It was why we had brought her here, to the Draakenwood. And yet, her words threatened to peel back the thin veneer covering my fear. The masters were coming, unless we discovered some method of stopping their arrival. Even if we fought them and triumphed, the thought of what we might lose in the process filled me with dread. The people I loved most in the world would be the first to fight, and I couldn’t allow myself to consider the prospect all of us might not survive.

“You’re right,” I agreed as I turned away. “We most assuredly will.”

Chapter 2
Whyborne
“Done?” I asked my husband as he emerged from the pit where the entrance to the umbrae’s tunnels lay.

Summer had come to Widdershins, which meant my wait had been at least superficially pleasant. The roots of the gargantuan tree overlooking the ruins of Blackbyrne’s house offered a relatively comfortable seat, and a nearby sapling a convenient place to hang my coat and hat. Fireflies danced amidst the dense green foliage, like a thousand fairies tempting incautious mortals to join their revels. Night birds called to one another: whip-poor-wills whistled madly, occasionally falling silent at the hoot of an owl.

The scene would have been perfect, if it hadn’t also been where I’d murdered my brother.

Murdered was perhaps too strong a word. Persephone and I shoved him through a rip in the veil and into the Outside, where he had presumably perished. Though Stanford had a better chance at survival than most, having grafted something of the Outside onto his own body, Nyarlathotep showed no mercy toward those who had failed him.

Griffin approached my perch, dusting off the knees of his trousers as he did so. “Yes. I think the umbrae will flourish here.” The light of my lantern revealed his smile. “I’d never have thought I’d sleep sounder knowing there are monsters in the woods, but there you have it.”

I summoned a chuckle, though I didn’t really feel like laughing. “Agreed.”

Griffin cocked his head. “Is something wrong, my dear?”

“Oh, nothing.” Or everything. I’d settled dangerous creatures beneath the woods adjoining a busy town. There was a very long list of people who wanted me dead. The end of the world was coming, and I didn’t know how to stop it. “I’m fine. It’s a beautiful evening, isn’t it?”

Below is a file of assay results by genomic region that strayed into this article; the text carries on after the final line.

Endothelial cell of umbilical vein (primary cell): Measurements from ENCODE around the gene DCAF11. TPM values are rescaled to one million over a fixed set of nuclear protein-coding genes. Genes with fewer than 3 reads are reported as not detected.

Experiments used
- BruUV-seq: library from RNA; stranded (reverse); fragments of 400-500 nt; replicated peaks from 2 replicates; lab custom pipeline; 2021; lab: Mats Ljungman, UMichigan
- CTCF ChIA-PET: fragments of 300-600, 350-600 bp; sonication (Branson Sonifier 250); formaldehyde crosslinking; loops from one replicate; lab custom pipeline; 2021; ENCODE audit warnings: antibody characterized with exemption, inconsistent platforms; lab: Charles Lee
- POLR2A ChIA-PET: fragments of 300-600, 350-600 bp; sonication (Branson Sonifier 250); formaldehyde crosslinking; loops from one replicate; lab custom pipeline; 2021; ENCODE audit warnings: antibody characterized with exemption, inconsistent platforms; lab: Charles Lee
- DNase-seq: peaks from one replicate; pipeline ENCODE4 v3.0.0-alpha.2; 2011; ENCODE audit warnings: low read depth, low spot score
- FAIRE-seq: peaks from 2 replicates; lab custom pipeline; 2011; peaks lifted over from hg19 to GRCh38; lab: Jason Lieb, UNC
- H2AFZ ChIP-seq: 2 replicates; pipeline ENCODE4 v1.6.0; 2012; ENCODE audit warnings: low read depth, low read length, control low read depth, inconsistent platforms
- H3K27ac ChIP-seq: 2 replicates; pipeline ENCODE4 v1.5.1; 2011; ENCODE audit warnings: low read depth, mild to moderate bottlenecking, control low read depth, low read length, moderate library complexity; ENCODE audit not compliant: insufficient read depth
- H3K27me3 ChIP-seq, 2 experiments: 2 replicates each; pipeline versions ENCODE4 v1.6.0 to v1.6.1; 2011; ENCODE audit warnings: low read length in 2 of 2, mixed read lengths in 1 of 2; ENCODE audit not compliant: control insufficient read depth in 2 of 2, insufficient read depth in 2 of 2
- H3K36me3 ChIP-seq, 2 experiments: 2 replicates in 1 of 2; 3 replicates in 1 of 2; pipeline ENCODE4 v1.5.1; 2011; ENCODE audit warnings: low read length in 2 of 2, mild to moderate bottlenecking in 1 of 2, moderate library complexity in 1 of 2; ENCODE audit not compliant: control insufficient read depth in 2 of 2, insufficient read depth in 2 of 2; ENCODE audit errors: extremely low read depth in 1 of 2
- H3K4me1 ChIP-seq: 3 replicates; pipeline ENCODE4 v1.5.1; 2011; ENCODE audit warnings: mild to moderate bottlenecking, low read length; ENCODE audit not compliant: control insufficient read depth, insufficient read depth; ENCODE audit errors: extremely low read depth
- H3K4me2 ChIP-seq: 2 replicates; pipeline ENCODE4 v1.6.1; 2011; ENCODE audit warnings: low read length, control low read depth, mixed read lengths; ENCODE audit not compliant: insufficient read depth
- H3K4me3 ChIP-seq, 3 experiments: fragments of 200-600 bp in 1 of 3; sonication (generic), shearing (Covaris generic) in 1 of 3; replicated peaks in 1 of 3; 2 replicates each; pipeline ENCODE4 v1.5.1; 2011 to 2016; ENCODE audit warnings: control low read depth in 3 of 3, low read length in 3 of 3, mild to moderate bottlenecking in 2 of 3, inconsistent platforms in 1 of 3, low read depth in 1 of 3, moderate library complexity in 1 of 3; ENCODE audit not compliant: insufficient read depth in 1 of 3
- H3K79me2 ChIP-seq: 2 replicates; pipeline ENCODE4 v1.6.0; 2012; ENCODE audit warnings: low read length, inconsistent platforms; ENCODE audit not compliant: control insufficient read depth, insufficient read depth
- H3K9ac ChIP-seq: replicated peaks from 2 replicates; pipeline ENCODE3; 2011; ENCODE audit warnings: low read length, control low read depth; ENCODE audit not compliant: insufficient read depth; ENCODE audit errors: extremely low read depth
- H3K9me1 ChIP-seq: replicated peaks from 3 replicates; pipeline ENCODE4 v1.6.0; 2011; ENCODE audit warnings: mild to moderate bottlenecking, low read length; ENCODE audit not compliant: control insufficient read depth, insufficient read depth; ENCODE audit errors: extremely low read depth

I glanced reflexively at the gigantic trunk of the tree as I spoke. The very spot where we’d tossed Stanford out of our world.

Griffin, of course, noticed immediately. “I’m sorry. I didn’t think. Naturally you have bad memories of this place.” He put a hand to my shoulder. His wedding ring flashed in the lantern light, the white pearl glowing like the fireflies. “I should never have asked you to come with me.”

“I imagine you have bad memories as well,” I protested. “After all, Stanford kidnapped you, locked you in a cage, and threatened to kill you.”

“True, though the umbrae have at least done such extensive remodeling of their new home, I couldn’t even tell you where the cages were.”

I had no such troubles recalling where Stanford had strangled me, demanding Father choose between us. Or where I’d stabbed him with Griffin’s old sword cane.

Or had my last glimpse of his face, distorted in pain and terror as he vanished from our world forever.

Stanford had tried to kill me first, of course. He meant to seize the fragments of the maelstrom within my flesh and that of my twin sister, and use its power to serve the masters. He would have hurt my town, hurt all the people the maelstrom had collected, and reduced Widdershins to nothing more than a tool to welcome the masters back into the world so they could enslave everyone. We hadn’t exactly been close.

“It isn’t that I feel guilty about killing Stanford,” I said.

“Nor should you.” Griffin sat beside me, slipping his arm from my shoulder to around my waist. I leaned into him gratefully. “For heaven’s sake, Ival, not even Niles blames you. Stanford murdered your older sister, he meant to kill Persephone, and intended to sacrifice the rest of us to Nyarlathotep. Not to mention the fact he murdered the heads of the old families, and worked with Bradley Osborne to take over your body, and—”